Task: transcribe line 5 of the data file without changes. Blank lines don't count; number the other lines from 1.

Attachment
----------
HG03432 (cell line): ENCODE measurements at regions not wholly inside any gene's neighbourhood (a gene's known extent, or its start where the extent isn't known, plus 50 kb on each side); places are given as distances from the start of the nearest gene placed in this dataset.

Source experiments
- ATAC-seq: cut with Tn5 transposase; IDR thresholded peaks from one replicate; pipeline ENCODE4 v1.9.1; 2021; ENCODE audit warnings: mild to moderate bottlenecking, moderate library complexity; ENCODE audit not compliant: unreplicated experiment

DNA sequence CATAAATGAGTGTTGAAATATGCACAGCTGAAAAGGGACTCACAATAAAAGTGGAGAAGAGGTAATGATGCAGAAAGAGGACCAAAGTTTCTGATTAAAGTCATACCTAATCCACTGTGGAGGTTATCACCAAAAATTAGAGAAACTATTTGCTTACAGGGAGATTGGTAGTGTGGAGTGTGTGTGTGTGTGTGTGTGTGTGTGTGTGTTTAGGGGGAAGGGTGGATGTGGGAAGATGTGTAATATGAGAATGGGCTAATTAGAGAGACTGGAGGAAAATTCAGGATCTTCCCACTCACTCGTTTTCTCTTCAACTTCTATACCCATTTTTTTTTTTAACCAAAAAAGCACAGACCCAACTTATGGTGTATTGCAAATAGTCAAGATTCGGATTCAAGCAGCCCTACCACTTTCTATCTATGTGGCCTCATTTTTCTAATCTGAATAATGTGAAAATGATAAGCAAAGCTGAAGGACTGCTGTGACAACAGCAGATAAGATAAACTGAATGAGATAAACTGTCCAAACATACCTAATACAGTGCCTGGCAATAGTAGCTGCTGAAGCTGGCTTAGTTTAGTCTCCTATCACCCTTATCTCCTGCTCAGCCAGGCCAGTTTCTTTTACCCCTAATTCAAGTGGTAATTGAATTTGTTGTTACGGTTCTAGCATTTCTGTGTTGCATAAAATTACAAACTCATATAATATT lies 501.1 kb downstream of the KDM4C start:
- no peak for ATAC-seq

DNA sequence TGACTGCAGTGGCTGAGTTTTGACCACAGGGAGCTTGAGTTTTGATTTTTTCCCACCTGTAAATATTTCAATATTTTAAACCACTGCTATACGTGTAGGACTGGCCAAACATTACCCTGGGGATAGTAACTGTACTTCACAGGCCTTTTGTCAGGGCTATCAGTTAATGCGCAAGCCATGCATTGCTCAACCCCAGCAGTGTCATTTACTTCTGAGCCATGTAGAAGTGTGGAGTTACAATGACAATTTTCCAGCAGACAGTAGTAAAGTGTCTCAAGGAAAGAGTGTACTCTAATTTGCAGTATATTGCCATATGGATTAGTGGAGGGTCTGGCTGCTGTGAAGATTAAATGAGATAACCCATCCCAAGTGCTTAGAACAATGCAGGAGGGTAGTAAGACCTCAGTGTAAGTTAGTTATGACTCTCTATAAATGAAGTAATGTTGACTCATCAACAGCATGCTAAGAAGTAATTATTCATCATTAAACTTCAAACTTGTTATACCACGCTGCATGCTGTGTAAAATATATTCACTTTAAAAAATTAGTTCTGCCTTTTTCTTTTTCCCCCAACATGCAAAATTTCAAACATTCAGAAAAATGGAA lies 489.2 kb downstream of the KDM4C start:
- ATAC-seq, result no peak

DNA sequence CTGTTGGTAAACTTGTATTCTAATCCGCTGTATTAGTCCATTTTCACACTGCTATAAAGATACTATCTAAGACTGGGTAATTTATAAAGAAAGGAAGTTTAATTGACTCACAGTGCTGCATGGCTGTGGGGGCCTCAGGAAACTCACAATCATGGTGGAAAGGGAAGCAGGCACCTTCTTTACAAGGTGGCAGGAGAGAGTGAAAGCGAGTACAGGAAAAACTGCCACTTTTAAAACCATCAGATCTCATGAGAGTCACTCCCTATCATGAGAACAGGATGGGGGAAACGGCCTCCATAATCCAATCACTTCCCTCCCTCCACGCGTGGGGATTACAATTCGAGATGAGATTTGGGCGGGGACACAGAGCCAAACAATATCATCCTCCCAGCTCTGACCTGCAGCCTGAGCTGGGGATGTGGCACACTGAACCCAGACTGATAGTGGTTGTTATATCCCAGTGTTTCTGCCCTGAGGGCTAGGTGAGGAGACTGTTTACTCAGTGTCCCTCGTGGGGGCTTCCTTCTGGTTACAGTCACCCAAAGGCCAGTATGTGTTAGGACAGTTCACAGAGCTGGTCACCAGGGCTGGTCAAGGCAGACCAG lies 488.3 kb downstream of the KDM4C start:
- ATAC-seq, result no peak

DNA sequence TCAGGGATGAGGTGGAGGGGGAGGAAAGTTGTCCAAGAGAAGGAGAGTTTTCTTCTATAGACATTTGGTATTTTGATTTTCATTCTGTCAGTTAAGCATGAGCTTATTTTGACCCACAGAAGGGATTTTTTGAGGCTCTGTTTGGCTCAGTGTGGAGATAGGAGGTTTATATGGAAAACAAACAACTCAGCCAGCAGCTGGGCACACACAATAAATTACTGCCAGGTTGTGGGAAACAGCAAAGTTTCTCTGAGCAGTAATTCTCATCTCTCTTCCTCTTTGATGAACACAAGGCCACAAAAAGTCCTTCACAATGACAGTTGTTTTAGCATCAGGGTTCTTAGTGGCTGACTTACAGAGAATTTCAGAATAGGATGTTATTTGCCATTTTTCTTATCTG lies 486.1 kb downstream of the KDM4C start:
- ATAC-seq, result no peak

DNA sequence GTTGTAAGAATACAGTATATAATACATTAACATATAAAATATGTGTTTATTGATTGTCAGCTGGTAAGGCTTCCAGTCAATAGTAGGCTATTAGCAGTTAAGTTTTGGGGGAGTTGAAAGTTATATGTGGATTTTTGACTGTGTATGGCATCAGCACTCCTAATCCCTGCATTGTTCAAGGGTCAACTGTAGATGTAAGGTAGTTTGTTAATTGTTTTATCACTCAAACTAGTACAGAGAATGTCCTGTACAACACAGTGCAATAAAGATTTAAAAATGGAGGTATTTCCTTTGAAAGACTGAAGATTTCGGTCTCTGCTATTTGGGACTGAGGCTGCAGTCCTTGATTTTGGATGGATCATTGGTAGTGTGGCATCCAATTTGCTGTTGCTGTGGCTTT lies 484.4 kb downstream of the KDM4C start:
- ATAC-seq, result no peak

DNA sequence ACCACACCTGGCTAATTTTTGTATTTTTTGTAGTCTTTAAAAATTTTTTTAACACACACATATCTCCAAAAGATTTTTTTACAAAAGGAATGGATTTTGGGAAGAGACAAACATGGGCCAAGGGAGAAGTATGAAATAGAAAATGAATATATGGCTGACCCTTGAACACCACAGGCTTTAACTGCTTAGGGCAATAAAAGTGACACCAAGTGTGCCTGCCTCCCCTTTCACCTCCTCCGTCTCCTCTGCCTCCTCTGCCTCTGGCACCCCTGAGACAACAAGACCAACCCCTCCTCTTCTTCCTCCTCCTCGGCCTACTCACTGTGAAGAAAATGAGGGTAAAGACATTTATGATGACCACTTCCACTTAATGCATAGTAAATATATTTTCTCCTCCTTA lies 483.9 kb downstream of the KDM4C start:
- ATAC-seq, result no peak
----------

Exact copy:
- no peak for ATAC-seq